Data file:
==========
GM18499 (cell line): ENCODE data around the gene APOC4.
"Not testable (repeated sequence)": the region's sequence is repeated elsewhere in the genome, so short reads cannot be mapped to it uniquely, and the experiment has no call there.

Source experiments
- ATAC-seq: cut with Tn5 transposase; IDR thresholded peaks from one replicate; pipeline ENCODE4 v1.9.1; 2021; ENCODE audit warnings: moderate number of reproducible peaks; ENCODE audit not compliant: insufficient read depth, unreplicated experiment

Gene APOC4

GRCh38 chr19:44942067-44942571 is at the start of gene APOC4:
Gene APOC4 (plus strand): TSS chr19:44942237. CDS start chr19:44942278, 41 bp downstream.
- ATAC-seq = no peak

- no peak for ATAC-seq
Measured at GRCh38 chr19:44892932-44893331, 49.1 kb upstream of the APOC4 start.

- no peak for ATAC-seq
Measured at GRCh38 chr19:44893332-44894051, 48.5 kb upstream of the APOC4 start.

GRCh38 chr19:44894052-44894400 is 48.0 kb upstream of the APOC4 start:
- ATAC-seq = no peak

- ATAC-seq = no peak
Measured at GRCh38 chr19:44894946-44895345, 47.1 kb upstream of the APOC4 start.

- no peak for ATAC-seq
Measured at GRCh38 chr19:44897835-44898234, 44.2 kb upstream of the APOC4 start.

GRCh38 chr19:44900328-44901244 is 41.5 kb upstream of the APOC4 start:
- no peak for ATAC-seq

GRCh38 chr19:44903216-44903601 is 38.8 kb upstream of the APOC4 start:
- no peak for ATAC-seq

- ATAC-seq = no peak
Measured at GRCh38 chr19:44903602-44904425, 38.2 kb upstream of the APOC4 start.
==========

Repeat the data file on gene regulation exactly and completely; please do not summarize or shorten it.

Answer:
GM18499 (cell line): ENCODE data around the gene APOC4.
"Not testable (repeated sequence)": the region's sequence is repeated elsewhere in the genome, so short reads cannot be mapped to it uniquely, and the experiment has no call there.

Source experiments
- ATAC-seq: cut with Tn5 transposase; IDR thresholded peaks from one replicate; pipeline ENCODE4 v1.9.1; 2021; ENCODE audit warnings: moderate number of reproducible peaks; ENCODE audit not compliant: insufficient read depth, unreplicated experiment

Gene APOC4

GRCh38 chr19:44942067-44942571 is at the start of gene APOC4:
Gene APOC4 (plus strand): TSS chr19:44942237. CDS start chr19:44942278, 41 bp downstream.
- ATAC-seq = no peak

- no peak for ATAC-seq
Measured at GRCh38 chr19:44892932-44893331, 49.1 kb upstream of the APOC4 start.

- no peak for ATAC-seq
Measured at GRCh38 chr19:44893332-44894051, 48.5 kb upstream of the APOC4 start.

GRCh38 chr19:44894052-44894400 is 48.0 kb upstream of the APOC4 start:
- ATAC-seq = no peak

- ATAC-seq = no peak
Measured at GRCh38 chr19:44894946-44895345, 47.1 kb upstream of the APOC4 start.

- no peak for ATAC-seq
Measured at GRCh38 chr19:44897835-44898234, 44.2 kb upstream of the APOC4 start.

GRCh38 chr19:44900328-44901244 is 41.5 kb upstream of the APOC4 start:
- no peak for ATAC-seq

GRCh38 chr19:44903216-44903601 is 38.8 kb upstream of the APOC4 start:
- no peak for ATAC-seq

- ATAC-seq = no peak
Measured at GRCh38 chr19:44903602-44904425, 38.2 kb upstream of the APOC4 start.